Once they are mass-produced in factories, SMRs could be deployed worldwide to provide low-carbon energy.
Just before the so-called Palaeocene-Eocene Thermal Maximum (PETM), a 100,000-year period some 55 million years ago, sea surface and land air temperatures around the planet suddenly increased by more than 5°C, making the weather at the Arctic not unlike the weather in today’s subtropical areas. Earth’s climate became so warm that palm trees and crocodiles thrived at the North Pole, where today snow and ice reign.
The cause of this sudden spike in global temperatures was a massive release of greenhouse gases, likely as a result of volcanic activity. Now consider this: we are pumping nearly 10 times more CO2 into the atmosphere than the amount emitted during the climate catastrophe of the PETM, new research indicates. If we carry on burning fossil fuels at current rates, then by the middle of the next century Earth’s climate will have come to resemble what it was during the PETM with catastrophic consequences for life on the planet as we know it.
We’ll need to decarbonise and fast. Yet most current decarbonisation efforts are woefully short of meeting required targets. Worse: many such efforts are misguided, experts say. Governments in several industrialised countries like Germany are pinning their hopes on renewables alone, even though current levels of technological development mean sun rays and wind cannot meet vast global energy needs on their own.
Consequently, numerous experts and members of industry have been calling for a larger share for nuclear power in future energy plans to fill the gap. One such prominent voice is Bill Gates, the American investor and philanthropist. “Global emissions of greenhouse gases went up in 2018. For me, that just reinforces the fact that the only way to prevent the worst climate-change scenarios is to get some breakthroughs in clean energy,” the Microsoft cofounder recently wrote in an open letter.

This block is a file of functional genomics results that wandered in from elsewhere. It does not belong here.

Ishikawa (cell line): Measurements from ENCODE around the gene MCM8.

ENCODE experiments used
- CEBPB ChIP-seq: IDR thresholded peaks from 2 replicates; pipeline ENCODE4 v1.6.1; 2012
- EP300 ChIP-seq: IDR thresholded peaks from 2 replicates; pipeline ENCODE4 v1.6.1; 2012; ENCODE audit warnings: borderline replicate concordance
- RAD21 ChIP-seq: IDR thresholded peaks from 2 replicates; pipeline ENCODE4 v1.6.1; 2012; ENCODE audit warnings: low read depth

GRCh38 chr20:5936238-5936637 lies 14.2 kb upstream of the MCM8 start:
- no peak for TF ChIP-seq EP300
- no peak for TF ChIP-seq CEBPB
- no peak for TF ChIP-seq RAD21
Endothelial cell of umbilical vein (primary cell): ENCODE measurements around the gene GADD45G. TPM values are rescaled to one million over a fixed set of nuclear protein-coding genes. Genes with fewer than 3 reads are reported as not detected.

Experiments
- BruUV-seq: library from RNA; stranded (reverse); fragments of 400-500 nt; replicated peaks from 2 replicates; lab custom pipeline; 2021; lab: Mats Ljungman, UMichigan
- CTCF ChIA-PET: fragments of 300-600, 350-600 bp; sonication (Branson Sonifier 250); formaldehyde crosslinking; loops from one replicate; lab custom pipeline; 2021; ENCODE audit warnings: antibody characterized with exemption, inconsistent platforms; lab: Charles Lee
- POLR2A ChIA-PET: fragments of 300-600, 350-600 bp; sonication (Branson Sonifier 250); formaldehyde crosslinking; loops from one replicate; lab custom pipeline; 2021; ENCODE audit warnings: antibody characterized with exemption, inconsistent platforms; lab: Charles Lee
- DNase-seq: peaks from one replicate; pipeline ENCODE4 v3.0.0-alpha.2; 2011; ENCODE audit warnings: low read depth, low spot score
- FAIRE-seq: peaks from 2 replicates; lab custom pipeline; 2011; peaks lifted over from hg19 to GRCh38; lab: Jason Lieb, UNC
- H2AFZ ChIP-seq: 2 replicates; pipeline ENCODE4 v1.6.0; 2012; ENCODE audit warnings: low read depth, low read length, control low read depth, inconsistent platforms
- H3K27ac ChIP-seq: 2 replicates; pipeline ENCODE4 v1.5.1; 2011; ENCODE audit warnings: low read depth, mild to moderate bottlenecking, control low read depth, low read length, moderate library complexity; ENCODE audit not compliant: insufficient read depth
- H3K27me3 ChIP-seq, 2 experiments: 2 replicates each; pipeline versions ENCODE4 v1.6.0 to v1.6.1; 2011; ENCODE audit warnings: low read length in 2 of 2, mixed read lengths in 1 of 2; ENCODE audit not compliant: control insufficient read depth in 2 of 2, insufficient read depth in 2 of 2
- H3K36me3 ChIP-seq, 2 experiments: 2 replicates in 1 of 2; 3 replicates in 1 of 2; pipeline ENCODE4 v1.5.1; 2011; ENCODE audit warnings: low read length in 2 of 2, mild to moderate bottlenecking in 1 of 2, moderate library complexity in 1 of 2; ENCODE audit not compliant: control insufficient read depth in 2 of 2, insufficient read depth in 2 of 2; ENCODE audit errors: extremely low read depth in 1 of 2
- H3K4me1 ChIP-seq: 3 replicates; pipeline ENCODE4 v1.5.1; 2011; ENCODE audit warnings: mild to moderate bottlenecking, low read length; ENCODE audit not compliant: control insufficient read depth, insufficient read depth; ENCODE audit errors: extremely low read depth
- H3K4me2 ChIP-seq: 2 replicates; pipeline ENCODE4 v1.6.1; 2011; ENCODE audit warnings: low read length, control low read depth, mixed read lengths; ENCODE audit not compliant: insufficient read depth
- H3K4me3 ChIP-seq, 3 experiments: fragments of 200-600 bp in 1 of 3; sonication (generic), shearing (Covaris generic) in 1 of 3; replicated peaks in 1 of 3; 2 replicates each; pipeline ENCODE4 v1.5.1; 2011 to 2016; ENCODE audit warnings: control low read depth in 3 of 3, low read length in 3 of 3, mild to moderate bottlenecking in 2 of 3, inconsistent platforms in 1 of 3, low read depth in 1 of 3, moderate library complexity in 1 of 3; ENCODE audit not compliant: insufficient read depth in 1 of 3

“Some people think we have all the tools we need, and that driving down the cost of renewables like solar and wind solves the problem. I am glad to see solar and wind getting cheaper and we should be deploying them wherever it makes sense,” Gates elucidated.
“But solar and wind are intermittent sources of energy, and we are unlikely to have super-cheap batteries anytime soon that would allow us to store sufficient energy for when the sun isn’t shining or the wind isn’t blowing,” he added.
Ironically, even as parts of the developed world are turning their back on nuclear energy, economic powerhouses in the developing world are embracing it. Both in China and India, two of the world’s fastest-growing economies, governments have been investing in new nuclear power plants. So while nuclear power is being scaled back across much of Europe and the United States, it is just coming into its own elsewhere.
“Globally the amount of electricity generated by nuclear power has been increasing, much driven by strong expansion in Asia,” Ville Tulkki, a nuclear safety expert at the VTT Technical Research Centre of Finland, tells Sustainability Times. “The reasons for why some nuclear power plants are being shut down vary, from the availability of cheap shale gas combined with a lack of [a coherent] climate policy in the U.S. to some European countries’ policy decisions to move away from nuclear,” the Finnish expert notes.